Ignored Obscured Restored
Yesterday was the 50th anniversary of the release of George Harrison’s All Things Must Pass. The timing of the release ensured that the 3 disc, boxed set would be found under the Christmas tree of Beatles fans all over the world.
ATMP may be the best Beatles’ solo album. OK, John Lennon’s Plastic Ono Band (1970) and Paul McCartney’s Band on the Run (1973) may give it a run for that claim. ATMP was the result of compiling a backlog of great songs after many years of being “subtly sat on” by Lennon, McCartney, and George Martin, as Harrison described his situation to Dick Cavett in a 1971 interview that can be seen on YouTube. In a June 1970 interview with Al Aronowitz, of Rolling Stone, Harrison said “I thought after I moved into my new house, I’d take a year off and do nothing, but here I am getting ready to make my own album in two weeks. The point is that we’re all of us writing too much now to put it all onto one Beatle record anyway.”
The album used a who’s who of session musicians including Klaus Voorman, Gary Wright, Billy Preston, Dave Mason, Bobby Keys, Pete Drake, Gary Brooker, Badfinger, Ringo Starr, Derek (Eric Clapton) and his future Dominoes – Jim Gordon, Carl Radle, Bobby Whitlock – coming off tour with Delaney and Bonnie.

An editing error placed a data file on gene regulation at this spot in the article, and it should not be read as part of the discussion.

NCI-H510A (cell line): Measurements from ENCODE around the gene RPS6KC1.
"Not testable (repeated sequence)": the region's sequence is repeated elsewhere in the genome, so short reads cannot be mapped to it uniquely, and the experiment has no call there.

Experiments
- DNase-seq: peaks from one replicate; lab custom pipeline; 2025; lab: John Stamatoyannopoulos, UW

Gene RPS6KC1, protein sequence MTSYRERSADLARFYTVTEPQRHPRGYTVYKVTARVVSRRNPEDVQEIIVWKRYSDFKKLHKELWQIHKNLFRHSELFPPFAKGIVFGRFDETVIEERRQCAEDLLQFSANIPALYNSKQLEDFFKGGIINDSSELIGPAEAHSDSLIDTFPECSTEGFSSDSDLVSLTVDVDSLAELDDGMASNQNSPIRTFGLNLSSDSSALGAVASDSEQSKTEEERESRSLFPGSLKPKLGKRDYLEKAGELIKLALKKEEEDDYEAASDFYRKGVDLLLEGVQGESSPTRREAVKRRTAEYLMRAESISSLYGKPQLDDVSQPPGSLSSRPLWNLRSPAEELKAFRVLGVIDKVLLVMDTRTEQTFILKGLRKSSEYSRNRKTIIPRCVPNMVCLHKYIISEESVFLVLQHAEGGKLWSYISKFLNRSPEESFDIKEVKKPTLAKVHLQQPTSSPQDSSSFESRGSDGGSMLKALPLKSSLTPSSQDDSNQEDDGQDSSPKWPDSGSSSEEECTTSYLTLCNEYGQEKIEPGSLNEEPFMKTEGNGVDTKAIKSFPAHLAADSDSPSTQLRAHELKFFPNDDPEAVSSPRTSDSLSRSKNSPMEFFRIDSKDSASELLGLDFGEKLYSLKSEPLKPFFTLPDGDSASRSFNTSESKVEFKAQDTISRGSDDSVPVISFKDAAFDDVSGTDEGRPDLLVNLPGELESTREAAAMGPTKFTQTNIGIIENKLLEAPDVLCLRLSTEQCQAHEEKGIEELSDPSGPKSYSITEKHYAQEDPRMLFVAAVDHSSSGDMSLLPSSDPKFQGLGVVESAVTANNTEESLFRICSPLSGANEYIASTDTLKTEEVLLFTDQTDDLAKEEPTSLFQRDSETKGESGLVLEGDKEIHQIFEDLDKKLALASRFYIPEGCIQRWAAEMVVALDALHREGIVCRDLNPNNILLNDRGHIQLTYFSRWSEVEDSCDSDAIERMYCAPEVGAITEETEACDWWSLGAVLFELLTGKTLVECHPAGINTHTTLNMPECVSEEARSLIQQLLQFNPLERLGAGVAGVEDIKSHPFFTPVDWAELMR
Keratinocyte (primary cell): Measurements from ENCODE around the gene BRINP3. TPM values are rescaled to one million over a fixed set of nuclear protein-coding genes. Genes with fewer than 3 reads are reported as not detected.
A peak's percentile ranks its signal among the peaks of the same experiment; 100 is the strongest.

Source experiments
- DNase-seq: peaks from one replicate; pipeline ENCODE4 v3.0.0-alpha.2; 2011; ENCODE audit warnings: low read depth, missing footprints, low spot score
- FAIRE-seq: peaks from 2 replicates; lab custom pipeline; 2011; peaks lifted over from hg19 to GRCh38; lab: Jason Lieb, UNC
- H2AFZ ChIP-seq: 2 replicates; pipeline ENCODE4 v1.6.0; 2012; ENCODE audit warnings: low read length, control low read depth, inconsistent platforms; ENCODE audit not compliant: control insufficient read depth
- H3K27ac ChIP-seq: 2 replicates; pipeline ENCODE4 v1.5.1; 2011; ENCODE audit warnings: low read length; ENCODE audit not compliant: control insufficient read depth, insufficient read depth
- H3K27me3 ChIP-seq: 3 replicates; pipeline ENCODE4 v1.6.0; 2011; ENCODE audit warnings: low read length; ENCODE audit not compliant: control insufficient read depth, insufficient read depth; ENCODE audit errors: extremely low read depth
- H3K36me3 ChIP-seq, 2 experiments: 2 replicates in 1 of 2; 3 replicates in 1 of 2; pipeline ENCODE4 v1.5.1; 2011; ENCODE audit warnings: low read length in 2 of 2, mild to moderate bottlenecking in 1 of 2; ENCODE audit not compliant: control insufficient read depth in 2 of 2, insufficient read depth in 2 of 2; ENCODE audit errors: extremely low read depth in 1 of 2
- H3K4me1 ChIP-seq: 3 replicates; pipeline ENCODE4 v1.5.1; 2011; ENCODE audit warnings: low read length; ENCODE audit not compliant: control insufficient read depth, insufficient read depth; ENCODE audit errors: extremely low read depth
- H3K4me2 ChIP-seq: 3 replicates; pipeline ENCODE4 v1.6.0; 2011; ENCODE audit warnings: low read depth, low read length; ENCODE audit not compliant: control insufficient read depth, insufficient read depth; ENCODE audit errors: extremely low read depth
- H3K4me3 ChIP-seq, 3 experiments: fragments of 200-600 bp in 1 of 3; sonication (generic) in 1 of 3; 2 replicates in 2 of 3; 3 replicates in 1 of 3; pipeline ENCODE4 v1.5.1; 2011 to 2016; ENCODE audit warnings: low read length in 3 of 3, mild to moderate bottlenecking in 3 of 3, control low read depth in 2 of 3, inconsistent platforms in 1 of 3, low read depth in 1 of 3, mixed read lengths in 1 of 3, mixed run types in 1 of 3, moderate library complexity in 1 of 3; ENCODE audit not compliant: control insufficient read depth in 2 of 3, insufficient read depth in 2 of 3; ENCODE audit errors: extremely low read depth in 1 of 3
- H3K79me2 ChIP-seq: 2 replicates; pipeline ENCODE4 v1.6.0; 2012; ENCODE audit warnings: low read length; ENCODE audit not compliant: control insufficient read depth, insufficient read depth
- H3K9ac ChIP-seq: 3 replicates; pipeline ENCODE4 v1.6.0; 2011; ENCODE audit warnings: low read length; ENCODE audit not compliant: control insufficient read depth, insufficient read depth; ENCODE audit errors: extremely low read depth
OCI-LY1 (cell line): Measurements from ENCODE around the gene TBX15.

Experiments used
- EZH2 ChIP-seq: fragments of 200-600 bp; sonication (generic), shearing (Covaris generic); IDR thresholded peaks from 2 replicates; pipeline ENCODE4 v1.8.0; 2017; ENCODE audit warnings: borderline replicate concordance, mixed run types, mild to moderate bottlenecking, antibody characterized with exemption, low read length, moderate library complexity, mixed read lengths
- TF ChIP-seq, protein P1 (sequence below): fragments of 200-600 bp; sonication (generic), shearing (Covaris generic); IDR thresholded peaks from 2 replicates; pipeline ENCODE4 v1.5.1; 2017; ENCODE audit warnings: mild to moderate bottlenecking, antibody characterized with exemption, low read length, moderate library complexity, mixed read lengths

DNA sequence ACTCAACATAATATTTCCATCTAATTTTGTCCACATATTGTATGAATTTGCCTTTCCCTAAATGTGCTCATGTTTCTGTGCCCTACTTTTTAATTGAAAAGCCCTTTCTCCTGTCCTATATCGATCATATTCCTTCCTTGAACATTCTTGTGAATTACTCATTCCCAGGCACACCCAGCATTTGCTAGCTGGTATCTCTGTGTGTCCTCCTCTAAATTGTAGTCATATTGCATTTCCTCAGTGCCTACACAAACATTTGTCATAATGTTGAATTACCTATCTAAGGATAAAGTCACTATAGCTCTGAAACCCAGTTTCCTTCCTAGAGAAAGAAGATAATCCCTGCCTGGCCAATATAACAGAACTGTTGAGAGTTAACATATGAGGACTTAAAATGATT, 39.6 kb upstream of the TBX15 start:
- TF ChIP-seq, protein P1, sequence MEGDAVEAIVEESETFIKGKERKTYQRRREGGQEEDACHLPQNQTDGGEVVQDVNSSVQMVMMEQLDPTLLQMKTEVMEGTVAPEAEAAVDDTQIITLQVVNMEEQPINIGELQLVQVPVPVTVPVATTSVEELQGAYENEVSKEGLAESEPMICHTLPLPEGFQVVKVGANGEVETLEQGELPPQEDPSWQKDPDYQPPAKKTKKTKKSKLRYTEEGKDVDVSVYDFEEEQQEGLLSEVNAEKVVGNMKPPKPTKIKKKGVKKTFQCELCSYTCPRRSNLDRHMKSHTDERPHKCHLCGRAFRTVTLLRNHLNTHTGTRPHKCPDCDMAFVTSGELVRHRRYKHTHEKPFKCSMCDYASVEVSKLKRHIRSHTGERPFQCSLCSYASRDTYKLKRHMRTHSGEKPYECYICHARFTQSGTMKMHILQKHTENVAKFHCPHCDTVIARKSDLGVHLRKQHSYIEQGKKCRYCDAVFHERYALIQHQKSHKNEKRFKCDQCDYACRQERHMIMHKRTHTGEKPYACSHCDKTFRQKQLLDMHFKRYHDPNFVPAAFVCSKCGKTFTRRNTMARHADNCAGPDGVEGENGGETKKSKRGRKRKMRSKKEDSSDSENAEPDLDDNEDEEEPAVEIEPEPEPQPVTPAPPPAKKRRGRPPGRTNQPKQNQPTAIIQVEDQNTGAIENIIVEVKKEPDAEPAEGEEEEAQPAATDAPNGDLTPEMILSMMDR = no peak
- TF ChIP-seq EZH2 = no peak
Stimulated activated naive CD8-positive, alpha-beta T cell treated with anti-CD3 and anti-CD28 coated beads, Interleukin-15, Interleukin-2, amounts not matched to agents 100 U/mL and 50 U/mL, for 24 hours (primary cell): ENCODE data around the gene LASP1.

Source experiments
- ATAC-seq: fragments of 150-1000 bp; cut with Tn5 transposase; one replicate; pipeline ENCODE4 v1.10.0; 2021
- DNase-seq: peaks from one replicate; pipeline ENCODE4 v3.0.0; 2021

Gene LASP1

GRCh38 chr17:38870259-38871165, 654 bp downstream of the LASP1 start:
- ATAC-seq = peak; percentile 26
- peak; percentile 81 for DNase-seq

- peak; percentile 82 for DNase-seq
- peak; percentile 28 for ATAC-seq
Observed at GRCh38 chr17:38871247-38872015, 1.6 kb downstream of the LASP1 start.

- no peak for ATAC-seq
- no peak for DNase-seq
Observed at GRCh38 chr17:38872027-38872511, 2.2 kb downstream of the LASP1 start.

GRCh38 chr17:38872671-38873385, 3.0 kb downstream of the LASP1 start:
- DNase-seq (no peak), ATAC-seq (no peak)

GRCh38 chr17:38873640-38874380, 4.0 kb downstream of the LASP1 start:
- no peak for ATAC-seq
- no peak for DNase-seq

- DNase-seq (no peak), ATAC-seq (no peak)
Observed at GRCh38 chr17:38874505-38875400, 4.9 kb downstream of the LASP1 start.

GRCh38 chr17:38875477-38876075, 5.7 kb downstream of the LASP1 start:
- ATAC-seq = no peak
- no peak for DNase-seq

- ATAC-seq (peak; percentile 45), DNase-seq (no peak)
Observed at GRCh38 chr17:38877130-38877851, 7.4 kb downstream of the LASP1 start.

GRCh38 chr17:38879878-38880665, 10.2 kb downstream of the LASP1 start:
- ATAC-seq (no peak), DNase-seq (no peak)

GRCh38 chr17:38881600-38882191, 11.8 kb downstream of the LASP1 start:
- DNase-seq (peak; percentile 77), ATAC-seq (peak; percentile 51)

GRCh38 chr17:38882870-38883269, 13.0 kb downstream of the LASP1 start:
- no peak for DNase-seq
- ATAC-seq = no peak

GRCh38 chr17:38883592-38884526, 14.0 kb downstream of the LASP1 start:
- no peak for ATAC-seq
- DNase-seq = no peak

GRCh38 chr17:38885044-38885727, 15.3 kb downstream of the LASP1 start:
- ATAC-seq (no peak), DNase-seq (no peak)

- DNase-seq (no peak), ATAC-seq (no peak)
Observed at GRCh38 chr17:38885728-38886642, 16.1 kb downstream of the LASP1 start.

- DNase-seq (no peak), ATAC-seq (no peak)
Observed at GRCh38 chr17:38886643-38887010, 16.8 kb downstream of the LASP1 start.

Phil Spector co-produced the album with Harrison, so it is predictably drenched in reverb. Cal Poly’s Professor James Cushing said “The album’s blend of an epic Phil Spector orchestral sweep and the intimacy of Harrison’s voice is the key to the album’s paradox, and why the music holds up (mostly) after a half century, because it’s as big as the Beatles ever wanted to be, bigger than Shea Stadium, while it’s also George taking you aside and speaking to you privately about important matters.”
That brings me to today’s SotW – the album’s title song, “All Things Must Pass.”
A Let It Be reject, “All Things Must Pass” contains some very nice guitar work. Harrison said, “I wrote it after [The Band’s 1968] Music From Big Pink album; when I heard that song in my head I always heard Levon Helm singing it!”
It also has some of Harrison’s wisest lyrics.
All things must pass
None of life’s strings can last
So I must be on my way
And face another day
While often interpreted as a statement about the Beatles’ break-up, I think it is much deeper than that. It reflects Harrison’s spirituality and being mindful and present in the “now” because everything is impermanent – even life.
It’s a song that is very meaningful to me today.
Enjoy… until next week.
Note: Several of the quotes above are from an article by Harvey Kubernik that was published in Music Connection.